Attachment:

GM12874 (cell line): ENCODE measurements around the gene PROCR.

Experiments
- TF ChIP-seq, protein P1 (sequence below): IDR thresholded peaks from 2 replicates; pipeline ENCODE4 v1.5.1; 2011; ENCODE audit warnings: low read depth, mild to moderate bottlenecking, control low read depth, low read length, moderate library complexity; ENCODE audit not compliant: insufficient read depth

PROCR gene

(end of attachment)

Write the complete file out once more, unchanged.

GM12874 (cell line): ENCODE measurements around the gene PROCR.

Experiments
- TF ChIP-seq, protein P1 (sequence below): IDR thresholded peaks from 2 replicates; pipeline ENCODE4 v1.5.1; 2011; ENCODE audit warnings: low read depth, mild to moderate bottlenecking, control low read depth, low read length, moderate library complexity; ENCODE audit not compliant: insufficient read depth

PROCR gene